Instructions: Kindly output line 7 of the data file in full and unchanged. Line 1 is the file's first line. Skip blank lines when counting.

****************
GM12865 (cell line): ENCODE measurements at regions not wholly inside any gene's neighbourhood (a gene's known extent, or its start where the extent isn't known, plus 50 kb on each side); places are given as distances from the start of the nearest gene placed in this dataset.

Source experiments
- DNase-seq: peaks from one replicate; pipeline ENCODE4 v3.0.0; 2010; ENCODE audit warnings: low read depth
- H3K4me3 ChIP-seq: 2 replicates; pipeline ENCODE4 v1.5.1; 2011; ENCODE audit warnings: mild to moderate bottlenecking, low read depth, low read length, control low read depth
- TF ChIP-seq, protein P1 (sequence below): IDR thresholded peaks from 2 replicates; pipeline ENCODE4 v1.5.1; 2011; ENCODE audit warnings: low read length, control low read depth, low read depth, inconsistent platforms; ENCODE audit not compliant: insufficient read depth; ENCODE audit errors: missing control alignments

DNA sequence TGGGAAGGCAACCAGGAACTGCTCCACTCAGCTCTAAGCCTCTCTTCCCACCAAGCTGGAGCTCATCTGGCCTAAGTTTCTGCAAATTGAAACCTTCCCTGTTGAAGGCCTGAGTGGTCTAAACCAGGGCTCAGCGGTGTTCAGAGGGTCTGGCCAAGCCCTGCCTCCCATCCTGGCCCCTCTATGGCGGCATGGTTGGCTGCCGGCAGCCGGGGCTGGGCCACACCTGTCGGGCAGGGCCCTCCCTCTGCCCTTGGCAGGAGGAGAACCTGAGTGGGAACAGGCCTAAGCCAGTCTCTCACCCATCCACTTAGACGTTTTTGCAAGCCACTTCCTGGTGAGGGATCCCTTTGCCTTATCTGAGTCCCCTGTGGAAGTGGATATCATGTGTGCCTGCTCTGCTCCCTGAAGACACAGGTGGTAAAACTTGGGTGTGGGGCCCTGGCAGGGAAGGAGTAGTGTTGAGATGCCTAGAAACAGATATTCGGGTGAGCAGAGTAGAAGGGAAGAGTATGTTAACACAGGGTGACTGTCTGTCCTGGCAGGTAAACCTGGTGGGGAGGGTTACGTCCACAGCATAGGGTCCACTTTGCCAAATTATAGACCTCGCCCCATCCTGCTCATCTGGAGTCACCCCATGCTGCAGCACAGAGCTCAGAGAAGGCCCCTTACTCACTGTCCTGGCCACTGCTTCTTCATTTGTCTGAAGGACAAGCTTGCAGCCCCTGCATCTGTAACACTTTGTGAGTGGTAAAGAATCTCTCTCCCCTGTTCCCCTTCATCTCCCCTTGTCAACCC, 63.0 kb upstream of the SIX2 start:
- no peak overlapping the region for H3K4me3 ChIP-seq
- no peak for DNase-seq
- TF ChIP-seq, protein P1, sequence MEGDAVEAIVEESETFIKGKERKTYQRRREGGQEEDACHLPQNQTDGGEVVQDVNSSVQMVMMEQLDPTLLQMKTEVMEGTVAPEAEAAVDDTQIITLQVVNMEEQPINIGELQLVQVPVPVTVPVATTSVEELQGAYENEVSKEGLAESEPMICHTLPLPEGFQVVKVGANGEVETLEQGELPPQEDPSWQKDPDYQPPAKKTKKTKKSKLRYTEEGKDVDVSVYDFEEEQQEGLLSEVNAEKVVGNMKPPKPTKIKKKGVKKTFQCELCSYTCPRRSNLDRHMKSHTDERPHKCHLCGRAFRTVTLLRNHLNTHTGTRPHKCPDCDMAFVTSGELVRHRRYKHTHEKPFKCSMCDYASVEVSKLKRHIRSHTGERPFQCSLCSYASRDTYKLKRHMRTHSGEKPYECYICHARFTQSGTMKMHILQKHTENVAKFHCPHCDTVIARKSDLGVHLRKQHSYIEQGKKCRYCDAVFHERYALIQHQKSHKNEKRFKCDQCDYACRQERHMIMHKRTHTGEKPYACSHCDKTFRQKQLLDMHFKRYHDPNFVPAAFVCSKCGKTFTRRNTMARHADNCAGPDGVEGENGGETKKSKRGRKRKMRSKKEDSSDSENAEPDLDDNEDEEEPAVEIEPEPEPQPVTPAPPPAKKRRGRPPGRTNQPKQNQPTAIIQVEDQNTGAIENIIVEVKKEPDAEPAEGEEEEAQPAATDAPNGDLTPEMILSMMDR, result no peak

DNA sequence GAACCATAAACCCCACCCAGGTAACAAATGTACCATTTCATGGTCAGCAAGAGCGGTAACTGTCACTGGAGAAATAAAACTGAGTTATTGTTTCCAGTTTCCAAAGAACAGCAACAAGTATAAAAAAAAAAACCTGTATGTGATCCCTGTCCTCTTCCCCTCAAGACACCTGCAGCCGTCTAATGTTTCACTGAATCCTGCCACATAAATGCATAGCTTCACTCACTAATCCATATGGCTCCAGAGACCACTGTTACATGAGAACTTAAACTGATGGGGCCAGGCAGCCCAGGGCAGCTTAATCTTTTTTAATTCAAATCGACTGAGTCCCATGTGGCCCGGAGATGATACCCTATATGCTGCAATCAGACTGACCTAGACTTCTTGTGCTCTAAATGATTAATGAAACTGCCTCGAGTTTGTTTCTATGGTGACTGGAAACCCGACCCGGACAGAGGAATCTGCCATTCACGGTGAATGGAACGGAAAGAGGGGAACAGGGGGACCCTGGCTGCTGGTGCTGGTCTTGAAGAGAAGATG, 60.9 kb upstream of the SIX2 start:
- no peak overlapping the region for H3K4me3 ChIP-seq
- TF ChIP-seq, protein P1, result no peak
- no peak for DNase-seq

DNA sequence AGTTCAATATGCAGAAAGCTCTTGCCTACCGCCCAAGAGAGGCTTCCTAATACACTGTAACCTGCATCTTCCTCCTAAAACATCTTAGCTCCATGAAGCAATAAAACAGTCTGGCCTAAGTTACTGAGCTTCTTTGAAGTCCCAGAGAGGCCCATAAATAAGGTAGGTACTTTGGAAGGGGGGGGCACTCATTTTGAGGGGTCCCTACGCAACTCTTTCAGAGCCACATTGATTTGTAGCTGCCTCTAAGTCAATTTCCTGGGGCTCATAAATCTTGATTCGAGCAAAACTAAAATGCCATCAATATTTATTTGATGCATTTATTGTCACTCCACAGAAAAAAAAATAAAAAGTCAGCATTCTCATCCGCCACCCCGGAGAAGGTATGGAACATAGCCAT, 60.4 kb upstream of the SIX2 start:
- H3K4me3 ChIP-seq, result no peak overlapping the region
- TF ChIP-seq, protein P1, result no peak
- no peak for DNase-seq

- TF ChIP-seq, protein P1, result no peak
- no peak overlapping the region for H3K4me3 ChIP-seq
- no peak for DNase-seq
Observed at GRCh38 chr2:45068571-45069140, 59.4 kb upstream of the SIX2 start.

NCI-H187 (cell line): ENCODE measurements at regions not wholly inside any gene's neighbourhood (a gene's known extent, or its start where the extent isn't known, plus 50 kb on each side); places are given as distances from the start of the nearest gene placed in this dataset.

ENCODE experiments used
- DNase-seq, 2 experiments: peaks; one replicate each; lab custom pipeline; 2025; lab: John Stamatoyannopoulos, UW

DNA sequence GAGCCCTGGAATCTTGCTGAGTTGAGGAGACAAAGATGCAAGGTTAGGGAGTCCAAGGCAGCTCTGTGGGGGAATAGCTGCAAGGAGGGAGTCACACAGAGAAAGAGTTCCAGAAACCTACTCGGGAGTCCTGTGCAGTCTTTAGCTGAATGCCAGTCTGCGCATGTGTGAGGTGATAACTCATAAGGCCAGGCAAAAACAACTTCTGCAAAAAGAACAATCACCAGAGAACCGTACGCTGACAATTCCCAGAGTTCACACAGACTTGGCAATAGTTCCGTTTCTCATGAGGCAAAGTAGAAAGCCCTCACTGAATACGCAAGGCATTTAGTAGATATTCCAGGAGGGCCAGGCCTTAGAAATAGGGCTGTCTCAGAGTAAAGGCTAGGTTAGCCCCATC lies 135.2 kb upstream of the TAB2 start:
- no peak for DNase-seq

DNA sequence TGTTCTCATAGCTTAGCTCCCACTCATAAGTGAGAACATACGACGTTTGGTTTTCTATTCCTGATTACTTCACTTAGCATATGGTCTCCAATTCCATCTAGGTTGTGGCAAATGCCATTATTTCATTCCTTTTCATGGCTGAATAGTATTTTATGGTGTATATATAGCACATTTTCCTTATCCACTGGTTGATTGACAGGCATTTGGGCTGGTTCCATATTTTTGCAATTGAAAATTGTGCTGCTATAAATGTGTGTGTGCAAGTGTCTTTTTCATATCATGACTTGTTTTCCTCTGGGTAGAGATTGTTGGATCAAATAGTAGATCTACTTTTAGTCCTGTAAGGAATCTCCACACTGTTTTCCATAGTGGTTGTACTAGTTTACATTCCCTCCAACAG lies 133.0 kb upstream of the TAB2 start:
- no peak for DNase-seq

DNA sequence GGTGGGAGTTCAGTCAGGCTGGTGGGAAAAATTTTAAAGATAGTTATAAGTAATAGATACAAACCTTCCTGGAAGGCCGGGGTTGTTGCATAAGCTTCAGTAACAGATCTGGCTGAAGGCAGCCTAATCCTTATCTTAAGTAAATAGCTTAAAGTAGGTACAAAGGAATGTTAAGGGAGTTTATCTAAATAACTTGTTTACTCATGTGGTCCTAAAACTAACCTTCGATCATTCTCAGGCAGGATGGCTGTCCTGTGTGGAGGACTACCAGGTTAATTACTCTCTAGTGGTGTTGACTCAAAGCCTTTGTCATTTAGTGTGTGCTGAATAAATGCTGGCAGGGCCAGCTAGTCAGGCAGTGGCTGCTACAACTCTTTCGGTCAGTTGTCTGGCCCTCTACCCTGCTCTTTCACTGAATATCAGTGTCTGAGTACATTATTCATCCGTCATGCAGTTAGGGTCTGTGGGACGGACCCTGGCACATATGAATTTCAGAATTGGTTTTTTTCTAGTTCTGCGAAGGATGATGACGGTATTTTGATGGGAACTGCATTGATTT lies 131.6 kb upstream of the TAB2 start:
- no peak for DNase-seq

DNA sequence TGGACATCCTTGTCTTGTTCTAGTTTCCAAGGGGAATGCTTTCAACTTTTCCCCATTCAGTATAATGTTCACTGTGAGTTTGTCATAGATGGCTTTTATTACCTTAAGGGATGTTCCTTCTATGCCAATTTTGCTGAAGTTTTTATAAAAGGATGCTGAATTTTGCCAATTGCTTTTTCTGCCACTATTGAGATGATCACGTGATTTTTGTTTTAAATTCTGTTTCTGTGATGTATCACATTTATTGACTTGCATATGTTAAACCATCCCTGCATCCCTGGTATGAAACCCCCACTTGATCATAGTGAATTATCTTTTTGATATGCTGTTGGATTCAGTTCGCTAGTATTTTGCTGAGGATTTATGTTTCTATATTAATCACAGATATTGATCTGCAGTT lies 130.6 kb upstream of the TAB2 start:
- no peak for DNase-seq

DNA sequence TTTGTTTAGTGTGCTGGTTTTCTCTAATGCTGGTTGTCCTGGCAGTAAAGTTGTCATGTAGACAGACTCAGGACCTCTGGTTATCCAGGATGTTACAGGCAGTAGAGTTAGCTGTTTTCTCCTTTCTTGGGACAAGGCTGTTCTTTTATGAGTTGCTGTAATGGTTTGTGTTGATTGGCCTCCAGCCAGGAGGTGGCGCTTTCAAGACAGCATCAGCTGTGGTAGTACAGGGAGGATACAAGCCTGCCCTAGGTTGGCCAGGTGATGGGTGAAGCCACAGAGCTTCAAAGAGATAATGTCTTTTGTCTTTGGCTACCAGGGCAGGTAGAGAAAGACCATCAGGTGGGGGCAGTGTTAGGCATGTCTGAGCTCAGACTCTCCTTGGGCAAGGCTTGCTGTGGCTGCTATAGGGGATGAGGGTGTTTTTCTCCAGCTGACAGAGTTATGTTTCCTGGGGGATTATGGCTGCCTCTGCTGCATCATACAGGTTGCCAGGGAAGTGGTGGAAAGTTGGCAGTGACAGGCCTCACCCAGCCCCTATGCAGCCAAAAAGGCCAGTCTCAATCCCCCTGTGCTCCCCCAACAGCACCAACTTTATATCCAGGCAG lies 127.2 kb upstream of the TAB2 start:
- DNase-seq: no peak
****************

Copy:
- no peak overlapping the region for H3K4me3 ChIP-seq